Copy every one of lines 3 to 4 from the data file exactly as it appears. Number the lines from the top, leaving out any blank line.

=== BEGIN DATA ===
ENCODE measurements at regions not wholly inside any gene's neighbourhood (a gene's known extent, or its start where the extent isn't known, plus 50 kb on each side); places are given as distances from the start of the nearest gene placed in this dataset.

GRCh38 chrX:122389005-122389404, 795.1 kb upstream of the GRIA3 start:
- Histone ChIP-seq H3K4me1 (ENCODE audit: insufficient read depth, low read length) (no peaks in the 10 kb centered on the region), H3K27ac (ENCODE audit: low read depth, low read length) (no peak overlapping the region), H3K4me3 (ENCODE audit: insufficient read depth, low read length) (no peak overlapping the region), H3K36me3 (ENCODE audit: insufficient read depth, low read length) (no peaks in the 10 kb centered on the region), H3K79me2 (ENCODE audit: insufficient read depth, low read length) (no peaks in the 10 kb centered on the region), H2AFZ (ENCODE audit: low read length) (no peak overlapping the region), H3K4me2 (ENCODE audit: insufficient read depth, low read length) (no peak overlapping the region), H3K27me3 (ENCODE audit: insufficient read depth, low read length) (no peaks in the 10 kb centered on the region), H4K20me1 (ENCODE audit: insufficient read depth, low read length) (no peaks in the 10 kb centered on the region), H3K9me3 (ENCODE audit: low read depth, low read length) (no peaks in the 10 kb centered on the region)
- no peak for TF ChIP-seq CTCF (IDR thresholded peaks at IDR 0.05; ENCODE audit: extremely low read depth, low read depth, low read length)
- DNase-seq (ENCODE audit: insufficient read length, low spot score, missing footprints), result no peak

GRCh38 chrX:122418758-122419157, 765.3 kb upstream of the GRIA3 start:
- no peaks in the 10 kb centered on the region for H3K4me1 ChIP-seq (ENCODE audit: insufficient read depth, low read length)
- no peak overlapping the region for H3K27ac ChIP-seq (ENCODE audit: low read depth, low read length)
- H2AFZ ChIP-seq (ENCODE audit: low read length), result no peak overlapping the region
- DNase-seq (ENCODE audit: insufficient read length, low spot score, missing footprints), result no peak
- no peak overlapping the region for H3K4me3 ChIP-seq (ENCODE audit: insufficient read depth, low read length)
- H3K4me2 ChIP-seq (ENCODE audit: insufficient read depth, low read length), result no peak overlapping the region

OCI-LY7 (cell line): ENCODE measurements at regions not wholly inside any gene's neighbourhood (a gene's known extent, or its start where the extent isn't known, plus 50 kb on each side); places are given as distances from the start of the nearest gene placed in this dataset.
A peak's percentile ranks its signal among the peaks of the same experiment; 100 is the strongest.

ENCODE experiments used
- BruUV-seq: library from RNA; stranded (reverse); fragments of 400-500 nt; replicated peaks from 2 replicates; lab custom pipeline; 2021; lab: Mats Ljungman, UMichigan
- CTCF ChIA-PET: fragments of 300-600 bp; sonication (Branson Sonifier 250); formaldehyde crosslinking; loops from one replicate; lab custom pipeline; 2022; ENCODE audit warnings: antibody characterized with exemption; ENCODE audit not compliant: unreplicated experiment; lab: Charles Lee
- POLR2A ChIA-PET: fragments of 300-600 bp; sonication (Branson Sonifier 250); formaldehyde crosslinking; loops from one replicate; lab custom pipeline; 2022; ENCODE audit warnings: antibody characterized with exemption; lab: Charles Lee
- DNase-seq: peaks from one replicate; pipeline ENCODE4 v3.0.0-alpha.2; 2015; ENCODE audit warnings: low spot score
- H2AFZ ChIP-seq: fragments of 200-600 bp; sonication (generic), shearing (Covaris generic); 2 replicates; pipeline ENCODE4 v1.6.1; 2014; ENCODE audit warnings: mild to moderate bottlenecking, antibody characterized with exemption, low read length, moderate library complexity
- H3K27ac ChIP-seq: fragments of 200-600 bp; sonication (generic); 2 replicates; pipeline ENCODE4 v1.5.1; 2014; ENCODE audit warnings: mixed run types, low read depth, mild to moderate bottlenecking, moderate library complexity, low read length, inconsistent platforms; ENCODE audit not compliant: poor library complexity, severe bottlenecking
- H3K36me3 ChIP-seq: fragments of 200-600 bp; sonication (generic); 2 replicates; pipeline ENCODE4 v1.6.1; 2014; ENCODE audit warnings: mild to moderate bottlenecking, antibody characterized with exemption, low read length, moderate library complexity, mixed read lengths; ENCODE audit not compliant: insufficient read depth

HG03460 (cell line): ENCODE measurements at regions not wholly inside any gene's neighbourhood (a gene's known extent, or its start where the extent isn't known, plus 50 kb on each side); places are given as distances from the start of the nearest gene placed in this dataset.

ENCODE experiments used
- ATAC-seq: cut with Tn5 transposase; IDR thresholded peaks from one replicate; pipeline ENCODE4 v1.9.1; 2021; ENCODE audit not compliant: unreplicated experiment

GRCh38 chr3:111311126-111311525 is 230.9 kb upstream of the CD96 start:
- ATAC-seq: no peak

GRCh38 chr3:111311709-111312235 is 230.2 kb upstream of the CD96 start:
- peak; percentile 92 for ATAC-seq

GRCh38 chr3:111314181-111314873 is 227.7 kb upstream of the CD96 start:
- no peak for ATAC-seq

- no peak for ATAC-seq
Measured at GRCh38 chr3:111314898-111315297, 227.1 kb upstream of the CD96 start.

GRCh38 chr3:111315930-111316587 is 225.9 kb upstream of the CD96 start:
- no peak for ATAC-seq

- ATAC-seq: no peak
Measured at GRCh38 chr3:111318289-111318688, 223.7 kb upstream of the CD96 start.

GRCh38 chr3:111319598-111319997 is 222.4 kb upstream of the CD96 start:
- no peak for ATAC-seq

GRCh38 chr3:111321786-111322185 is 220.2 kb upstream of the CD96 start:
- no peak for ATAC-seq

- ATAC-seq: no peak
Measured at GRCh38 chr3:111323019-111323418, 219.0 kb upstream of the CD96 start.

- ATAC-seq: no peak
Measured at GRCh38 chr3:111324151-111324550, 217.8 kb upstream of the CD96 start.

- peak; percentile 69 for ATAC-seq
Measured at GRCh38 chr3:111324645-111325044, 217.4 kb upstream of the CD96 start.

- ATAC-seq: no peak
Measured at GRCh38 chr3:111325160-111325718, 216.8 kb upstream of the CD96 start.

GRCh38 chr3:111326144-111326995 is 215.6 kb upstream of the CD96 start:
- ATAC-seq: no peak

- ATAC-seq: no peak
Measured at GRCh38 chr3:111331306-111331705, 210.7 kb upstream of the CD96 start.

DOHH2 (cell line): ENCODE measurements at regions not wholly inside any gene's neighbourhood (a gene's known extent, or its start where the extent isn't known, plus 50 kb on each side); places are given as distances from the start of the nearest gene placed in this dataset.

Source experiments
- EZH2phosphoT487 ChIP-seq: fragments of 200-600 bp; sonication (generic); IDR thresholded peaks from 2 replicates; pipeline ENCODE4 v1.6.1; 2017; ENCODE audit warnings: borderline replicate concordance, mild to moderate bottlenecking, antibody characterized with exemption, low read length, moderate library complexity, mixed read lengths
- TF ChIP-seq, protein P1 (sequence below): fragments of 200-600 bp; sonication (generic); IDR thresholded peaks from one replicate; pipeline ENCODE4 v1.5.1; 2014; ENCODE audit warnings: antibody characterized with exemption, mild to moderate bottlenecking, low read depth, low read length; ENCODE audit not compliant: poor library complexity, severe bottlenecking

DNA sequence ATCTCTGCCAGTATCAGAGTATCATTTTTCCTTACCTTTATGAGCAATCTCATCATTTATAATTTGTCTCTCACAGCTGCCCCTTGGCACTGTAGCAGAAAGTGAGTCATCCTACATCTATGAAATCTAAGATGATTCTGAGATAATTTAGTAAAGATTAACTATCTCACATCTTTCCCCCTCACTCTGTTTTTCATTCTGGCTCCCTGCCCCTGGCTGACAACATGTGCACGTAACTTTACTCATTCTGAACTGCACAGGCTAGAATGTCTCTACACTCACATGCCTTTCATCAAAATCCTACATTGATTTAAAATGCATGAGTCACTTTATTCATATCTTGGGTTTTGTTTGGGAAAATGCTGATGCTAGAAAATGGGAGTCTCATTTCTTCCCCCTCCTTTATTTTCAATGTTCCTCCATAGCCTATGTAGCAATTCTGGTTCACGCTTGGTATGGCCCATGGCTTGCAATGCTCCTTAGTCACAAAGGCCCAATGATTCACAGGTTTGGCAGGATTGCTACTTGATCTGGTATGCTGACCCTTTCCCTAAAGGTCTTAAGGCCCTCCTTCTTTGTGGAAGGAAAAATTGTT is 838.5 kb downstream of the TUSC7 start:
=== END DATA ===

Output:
- Histone ChIP-seq H3K4me1 (ENCODE audit: insufficient read depth, low read length) (no peaks in the 10 kb centered on the region), H3K27ac (ENCODE audit: low read depth, low read length) (no peak overlapping the region), H3K4me3 (ENCODE audit: insufficient read depth, low read length) (no peak overlapping the region), H3K36me3 (ENCODE audit: insufficient read depth, low read length) (no peaks in the 10 kb centered on the region), H3K79me2 (ENCODE audit: insufficient read depth, low read length) (no peaks in the 10 kb centered on the region), H2AFZ (ENCODE audit: low read length) (no peak overlapping the region), H3K4me2 (ENCODE audit: insufficient read depth, low read length) (no peak overlapping the region), H3K27me3 (ENCODE audit: insufficient read depth, low read length) (no peaks in the 10 kb centered on the region), H4K20me1 (ENCODE audit: insufficient read depth, low read length) (no peaks in the 10 kb centered on the region), H3K9me3 (ENCODE audit: low read depth, low read length) (no peaks in the 10 kb centered on the region)
- no peak for TF ChIP-seq CTCF (IDR thresholded peaks at IDR 0.05; ENCODE audit: extremely low read depth, low read depth, low read length)